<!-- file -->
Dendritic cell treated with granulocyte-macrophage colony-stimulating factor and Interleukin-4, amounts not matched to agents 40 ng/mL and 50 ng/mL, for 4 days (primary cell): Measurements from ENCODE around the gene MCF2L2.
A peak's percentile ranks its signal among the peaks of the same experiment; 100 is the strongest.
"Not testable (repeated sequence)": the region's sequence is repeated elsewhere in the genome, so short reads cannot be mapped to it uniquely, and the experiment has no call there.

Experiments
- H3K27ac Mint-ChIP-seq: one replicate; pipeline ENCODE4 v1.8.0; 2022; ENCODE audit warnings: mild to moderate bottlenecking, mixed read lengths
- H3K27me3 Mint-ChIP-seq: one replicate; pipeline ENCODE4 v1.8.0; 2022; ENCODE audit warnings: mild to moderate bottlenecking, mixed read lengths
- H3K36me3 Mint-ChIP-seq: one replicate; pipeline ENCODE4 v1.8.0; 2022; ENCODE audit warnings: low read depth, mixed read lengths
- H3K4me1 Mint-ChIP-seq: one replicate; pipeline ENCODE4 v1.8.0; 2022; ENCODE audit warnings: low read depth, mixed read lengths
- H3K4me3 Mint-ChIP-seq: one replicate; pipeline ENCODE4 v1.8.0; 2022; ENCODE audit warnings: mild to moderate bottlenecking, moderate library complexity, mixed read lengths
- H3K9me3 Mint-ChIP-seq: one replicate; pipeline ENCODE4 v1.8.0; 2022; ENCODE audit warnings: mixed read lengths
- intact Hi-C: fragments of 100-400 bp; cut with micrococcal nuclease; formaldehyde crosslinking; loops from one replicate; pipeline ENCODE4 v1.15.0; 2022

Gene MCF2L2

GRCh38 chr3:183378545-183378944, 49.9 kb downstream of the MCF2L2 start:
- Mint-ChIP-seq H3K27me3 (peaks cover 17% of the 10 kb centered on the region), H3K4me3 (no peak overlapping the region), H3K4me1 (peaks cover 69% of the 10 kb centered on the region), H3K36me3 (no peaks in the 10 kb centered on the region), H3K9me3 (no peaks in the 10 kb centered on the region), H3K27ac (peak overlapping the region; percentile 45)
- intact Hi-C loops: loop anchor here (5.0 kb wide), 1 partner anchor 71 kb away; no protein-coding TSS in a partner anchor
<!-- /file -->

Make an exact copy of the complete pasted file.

Dendritic cell treated with granulocyte-macrophage colony-stimulating factor and Interleukin-4, amounts not matched to agents 40 ng/mL and 50 ng/mL, for 4 days (primary cell): Measurements from ENCODE around the gene MCF2L2.
A peak's percentile ranks its signal among the peaks of the same experiment; 100 is the strongest.
"Not testable (repeated sequence)": the region's sequence is repeated elsewhere in the genome, so short reads cannot be mapped to it uniquely, and the experiment has no call there.

Experiments
- H3K27ac Mint-ChIP-seq: one replicate; pipeline ENCODE4 v1.8.0; 2022; ENCODE audit warnings: mild to moderate bottlenecking, mixed read lengths
- H3K27me3 Mint-ChIP-seq: one replicate; pipeline ENCODE4 v1.8.0; 2022; ENCODE audit warnings: mild to moderate bottlenecking, mixed read lengths
- H3K36me3 Mint-ChIP-seq: one replicate; pipeline ENCODE4 v1.8.0; 2022; ENCODE audit warnings: low read depth, mixed read lengths
- H3K4me1 Mint-ChIP-seq: one replicate; pipeline ENCODE4 v1.8.0; 2022; ENCODE audit warnings: low read depth, mixed read lengths
- H3K4me3 Mint-ChIP-seq: one replicate; pipeline ENCODE4 v1.8.0; 2022; ENCODE audit warnings: mild to moderate bottlenecking, moderate library complexity, mixed read lengths
- H3K9me3 Mint-ChIP-seq: one replicate; pipeline ENCODE4 v1.8.0; 2022; ENCODE audit warnings: mixed read lengths
- intact Hi-C: fragments of 100-400 bp; cut with micrococcal nuclease; formaldehyde crosslinking; loops from one replicate; pipeline ENCODE4 v1.15.0; 2022

Gene MCF2L2

GRCh38 chr3:183378545-183378944, 49.9 kb downstream of the MCF2L2 start:
- Mint-ChIP-seq H3K27me3 (peaks cover 17% of the 10 kb centered on the region), H3K4me3 (no peak overlapping the region), H3K4me1 (peaks cover 69% of the 10 kb centered on the region), H3K36me3 (no peaks in the 10 kb centered on the region), H3K9me3 (no peaks in the 10 kb centered on the region), H3K27ac (peak overlapping the region; percentile 45)
- intact Hi-C loops: loop anchor here (5.0 kb wide), 1 partner anchor 71 kb away; no protein-coding TSS in a partner anchor